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Radu Brehar👨‍💻
Radu Brehar👨‍💻

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The best testing strategies for frontends

In our previous article, we focused on documenting the best testing setup for frontends, which used Playwright and Next.js. You can check out the repository here where you can find the full setup.

We consider the combination described above, Playwright + NextJS being the best combo around for testing frontends. Ok, you can switch out NextJS with other meta-framework that offers file-system routing, but the idea is the same: every test is made of 2 sibling files, with the same name but different extension.

In the test files, Playwright is configured to navigate automatically to the page being tested, so no need for adjustments if you move files around. This saves you a lot of time and hustle and makes your tests more robust and focused.

But in addition to end-to-end testing with Playwright and NextJS, there are other forms of testing out there which are available and can be used to complement your testing strategy. In this article, we'll focus on what we think are the best testing strategies for frontends. So here are a few options:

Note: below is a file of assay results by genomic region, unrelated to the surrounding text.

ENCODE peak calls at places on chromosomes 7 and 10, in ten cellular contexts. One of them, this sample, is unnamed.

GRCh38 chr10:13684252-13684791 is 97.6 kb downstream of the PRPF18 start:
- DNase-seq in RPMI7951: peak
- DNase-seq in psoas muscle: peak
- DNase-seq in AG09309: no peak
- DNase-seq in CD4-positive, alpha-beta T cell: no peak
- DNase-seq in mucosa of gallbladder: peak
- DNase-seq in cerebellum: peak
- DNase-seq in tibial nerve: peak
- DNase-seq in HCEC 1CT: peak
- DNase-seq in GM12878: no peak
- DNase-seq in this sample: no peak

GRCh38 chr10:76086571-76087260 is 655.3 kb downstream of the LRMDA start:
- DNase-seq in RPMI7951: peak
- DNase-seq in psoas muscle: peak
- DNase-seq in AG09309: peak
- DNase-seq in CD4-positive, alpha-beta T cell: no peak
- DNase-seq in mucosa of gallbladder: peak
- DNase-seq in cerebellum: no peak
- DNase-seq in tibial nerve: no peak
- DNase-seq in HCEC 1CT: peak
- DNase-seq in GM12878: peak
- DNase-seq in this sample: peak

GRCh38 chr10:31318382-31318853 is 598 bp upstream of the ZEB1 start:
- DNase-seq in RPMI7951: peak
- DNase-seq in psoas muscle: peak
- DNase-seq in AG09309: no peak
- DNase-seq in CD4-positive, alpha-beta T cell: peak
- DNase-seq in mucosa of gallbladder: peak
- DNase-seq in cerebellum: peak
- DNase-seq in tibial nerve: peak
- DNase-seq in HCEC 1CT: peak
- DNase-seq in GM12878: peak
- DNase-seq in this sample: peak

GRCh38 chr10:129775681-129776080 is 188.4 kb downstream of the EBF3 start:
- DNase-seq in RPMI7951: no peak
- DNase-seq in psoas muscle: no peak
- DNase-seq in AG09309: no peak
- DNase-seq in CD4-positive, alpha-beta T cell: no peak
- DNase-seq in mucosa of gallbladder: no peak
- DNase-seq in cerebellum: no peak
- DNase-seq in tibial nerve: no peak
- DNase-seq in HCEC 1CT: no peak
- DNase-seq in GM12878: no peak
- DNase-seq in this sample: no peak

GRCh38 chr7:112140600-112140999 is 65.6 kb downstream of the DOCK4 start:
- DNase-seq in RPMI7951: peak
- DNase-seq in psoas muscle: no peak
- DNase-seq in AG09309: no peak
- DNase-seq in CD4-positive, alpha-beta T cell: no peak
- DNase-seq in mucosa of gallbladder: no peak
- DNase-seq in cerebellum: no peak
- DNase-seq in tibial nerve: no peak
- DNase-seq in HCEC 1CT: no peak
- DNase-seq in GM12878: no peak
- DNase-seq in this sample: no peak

• E2E testing
  • Component testing
  • Visual regression testing
  • Unit testing

For each of those options there are plenty of tools you can use, each with its own pros and cons.

E2E testing

With the advent of tools like Puppeteer and now Playwright, end-to-end testing has become much easier and more reliable. For anyone who's used Selenium in the past, you know what I'm talking about.
Puppeteer has opened the way in terms of E2E tooling, but Playwright has taken it to the next level and made it easier to await for certain selectors or conditions to be fulfilled (via locators), thus making tests more reliable and less flaky.
Also, it's a game changer that it introduced a test-runner - this made the integration between the headless browser and the actual test code much smoother.

Reasons to use E2E

End to end testing is actually a real browser, so the closest possible environment to what your app will be using.

No need to fake the page with JSDOM, no need to only do shallow rendering in React. Just use the platform!

Component testing

Probably Enzyme was the first to popularize component testing in React by doing shallow rendering and expecting some things to be there in the React component tree. Then React Testing library came and took component testing to a whole new level.

The tools are great for what they're doing, but with the advent of better tooling, we should move on to better ways of testing. With the tools we have now in 2024, there's no more need to use JSDOM and simulate a browser enviroment. It used to be very cumbersome to start a headless browser back in the day, but now with Playwright/Puppeteer, it's a breeze.

Visual regression testing